This is a locational surname. It can be English, Scottish or Welsh. It may originate from the village of Brecon in the former county of Breconshire or Brecknockshire, East Wales, or from the village of Bracken in Yorkshire, or the town of Brechin in Tayside, Scotland. The English and Welsh origins are probably the same from the Olde English pre 5th century word "braecan", which does mean bracken. The town in Scotland is from the Olde English word "breac", a break or new arable land, and the diminutive suffix "-in"; hence "A patch of new arable land". It is also possible that for some name holders the origin is from the Gaelic O 'Breacain, meaning "a male descendant of Breacan", a personal name translating as freckled or speckled! Early examples of the surname recordings include Magister Hugh de Breychin who witnessed a confirmation by Symon Loccard in Scotland in the year 1180, whilst in Swansea in the year 1292 and then written as Sweynssaye, we have the recording of Nicholas de Brachan. In the surviving registers of the county of Yorkshire we have the recording of Mary Brecken who married John Green on June 19th 1715 at Middleton by Pickering. The first recorded spelling of the family name is shown to be that of Ysaac de Brechyn. This was dated 1178, during the reign of King William, known as "The Lion" of Scotland", 1165 - 1214. Surnames became necessary when governments introduced personal taxation. In England this was often known as the Poll Tax. Throughout the centuries, surnames in every country have continued to "develop" often leading to astonishing variants of the original spelling.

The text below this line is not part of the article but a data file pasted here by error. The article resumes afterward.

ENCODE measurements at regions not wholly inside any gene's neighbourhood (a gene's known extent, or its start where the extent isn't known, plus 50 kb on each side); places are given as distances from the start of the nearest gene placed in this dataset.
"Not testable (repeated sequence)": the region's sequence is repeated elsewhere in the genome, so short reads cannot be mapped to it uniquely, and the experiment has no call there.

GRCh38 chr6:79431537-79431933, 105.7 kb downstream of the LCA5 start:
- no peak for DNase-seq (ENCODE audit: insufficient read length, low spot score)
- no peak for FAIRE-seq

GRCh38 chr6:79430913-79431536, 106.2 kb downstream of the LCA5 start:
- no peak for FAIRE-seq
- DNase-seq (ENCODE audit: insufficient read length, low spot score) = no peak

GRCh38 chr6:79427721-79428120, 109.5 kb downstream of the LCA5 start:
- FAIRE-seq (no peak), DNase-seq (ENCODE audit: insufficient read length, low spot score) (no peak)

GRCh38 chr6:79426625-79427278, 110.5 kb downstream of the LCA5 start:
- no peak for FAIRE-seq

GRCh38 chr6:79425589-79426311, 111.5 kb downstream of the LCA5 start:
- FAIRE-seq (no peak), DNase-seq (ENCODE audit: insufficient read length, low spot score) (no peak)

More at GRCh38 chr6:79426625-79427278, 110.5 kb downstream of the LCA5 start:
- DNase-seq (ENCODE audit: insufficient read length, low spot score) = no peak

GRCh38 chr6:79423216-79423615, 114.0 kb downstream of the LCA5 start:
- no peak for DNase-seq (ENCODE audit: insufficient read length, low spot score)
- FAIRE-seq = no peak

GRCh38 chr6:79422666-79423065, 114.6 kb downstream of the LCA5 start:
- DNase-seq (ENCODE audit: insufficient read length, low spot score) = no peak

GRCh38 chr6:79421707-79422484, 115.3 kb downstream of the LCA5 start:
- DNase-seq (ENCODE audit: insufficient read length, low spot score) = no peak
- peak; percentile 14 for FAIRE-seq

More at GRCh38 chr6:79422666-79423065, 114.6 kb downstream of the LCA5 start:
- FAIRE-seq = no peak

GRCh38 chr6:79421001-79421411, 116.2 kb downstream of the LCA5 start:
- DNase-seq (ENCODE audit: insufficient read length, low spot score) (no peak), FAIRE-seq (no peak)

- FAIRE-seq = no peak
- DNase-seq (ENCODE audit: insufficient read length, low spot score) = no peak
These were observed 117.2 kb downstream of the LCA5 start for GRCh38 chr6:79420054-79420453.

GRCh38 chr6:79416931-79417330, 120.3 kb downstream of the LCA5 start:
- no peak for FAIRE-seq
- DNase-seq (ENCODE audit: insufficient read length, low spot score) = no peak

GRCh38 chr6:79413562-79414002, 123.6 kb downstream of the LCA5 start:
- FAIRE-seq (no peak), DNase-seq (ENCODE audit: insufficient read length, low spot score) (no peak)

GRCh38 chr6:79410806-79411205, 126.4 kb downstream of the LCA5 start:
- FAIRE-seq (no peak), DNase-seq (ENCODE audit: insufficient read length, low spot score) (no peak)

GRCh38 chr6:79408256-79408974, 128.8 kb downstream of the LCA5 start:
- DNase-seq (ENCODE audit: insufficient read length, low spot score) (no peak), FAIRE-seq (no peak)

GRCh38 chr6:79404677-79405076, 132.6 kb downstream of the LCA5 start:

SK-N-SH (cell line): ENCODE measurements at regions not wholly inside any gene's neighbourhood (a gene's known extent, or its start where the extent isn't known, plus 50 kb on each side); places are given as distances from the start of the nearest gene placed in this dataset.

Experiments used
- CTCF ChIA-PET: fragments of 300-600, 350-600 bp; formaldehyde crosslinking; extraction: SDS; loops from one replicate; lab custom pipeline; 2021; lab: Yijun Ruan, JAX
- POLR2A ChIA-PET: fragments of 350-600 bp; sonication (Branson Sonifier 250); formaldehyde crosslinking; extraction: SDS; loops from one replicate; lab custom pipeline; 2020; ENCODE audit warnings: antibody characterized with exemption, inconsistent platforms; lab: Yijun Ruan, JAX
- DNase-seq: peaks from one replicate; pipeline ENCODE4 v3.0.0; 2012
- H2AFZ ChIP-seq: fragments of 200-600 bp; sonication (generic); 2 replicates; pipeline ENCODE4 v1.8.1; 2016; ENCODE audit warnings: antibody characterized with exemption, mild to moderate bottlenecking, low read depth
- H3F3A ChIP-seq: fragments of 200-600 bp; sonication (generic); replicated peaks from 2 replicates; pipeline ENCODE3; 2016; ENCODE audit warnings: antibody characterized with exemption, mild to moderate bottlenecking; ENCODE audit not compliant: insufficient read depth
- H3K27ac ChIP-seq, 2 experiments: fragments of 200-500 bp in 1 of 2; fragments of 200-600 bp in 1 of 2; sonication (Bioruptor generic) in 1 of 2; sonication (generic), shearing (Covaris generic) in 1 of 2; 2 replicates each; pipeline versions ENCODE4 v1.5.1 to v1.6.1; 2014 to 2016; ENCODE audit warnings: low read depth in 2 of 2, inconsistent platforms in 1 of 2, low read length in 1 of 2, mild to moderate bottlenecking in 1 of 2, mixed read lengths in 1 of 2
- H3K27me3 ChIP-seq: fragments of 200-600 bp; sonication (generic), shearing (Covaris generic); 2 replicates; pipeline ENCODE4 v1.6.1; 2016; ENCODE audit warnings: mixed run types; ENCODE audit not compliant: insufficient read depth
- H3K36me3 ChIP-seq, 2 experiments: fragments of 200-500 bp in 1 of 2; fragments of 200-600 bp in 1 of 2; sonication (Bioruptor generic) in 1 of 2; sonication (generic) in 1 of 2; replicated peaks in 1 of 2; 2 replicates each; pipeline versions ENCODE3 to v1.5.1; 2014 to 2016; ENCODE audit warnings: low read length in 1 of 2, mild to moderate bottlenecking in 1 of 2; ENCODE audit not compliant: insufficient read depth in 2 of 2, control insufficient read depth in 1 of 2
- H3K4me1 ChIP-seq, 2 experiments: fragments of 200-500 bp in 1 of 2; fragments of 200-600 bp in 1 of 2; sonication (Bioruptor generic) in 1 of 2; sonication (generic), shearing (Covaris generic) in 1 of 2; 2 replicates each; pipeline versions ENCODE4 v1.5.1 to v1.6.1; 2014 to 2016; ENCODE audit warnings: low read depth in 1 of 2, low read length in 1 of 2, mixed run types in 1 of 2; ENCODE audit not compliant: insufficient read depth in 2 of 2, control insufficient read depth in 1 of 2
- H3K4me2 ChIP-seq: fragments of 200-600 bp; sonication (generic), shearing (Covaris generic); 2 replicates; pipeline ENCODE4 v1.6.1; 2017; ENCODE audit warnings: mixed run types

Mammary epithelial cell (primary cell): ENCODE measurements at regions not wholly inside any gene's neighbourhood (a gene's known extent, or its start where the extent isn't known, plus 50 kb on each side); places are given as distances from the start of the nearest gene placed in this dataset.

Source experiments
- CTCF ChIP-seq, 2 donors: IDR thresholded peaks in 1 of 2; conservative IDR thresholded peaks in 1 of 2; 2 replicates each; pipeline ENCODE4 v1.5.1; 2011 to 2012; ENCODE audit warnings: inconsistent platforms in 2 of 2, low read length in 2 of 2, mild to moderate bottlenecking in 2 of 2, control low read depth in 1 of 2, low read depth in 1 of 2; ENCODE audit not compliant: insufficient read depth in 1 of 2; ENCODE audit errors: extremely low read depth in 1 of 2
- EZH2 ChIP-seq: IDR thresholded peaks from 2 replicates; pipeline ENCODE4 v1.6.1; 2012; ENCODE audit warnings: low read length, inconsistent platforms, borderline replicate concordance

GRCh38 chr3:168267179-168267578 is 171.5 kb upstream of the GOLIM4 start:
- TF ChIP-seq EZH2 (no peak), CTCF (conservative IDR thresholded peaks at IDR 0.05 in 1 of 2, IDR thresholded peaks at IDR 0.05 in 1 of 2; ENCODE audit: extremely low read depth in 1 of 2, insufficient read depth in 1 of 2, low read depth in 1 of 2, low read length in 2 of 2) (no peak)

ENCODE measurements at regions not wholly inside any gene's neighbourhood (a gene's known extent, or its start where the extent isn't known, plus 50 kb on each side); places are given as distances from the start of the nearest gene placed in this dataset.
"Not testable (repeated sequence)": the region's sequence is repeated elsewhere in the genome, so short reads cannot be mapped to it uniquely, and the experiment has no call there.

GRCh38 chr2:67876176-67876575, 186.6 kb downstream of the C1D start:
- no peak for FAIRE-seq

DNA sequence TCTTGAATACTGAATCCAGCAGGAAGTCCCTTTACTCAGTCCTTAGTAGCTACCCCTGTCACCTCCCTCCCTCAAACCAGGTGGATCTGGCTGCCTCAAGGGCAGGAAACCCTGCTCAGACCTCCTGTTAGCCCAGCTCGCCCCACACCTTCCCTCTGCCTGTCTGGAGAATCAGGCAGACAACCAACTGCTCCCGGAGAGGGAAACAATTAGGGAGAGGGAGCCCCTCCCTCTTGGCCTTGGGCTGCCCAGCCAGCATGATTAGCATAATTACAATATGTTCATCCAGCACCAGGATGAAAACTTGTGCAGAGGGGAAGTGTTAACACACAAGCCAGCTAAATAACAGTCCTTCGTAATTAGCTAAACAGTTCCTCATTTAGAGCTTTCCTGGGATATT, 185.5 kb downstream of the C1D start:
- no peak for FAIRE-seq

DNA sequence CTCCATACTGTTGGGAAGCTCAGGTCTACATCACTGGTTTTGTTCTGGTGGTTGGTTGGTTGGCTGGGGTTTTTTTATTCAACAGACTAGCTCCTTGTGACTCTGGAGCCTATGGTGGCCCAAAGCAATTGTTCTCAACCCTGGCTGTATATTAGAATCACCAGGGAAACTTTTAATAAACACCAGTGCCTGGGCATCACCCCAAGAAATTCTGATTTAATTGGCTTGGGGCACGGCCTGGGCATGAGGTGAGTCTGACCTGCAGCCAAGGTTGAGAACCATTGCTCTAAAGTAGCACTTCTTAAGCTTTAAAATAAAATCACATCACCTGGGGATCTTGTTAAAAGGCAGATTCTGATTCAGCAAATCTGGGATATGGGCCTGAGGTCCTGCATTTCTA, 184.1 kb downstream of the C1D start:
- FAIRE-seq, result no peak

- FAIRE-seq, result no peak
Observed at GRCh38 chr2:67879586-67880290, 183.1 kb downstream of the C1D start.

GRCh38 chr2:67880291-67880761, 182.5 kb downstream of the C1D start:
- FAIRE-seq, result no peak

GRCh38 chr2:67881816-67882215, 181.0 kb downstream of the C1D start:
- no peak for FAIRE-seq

Origin: (Welsh, Gaelic, Celtic, Scottish, English)

Pronunciation: (BRIYCH-aeN)

Gender: Uni-Sex

Here is another name I can’t quite remember where I saw it but I really like it and apparently I have added quite a few Welsh names this go around which is funny as my new friend Cameron *see on list of posts* is of Welsh background, lol! Anyway this name is very interesting and I like the spelling and the meanings a lot as I love the name Bryce *see on list of posts* which this is a derivative of. Brychan has a great long history of use and for that reason it would be amazing in really older medieval historical fiction novels!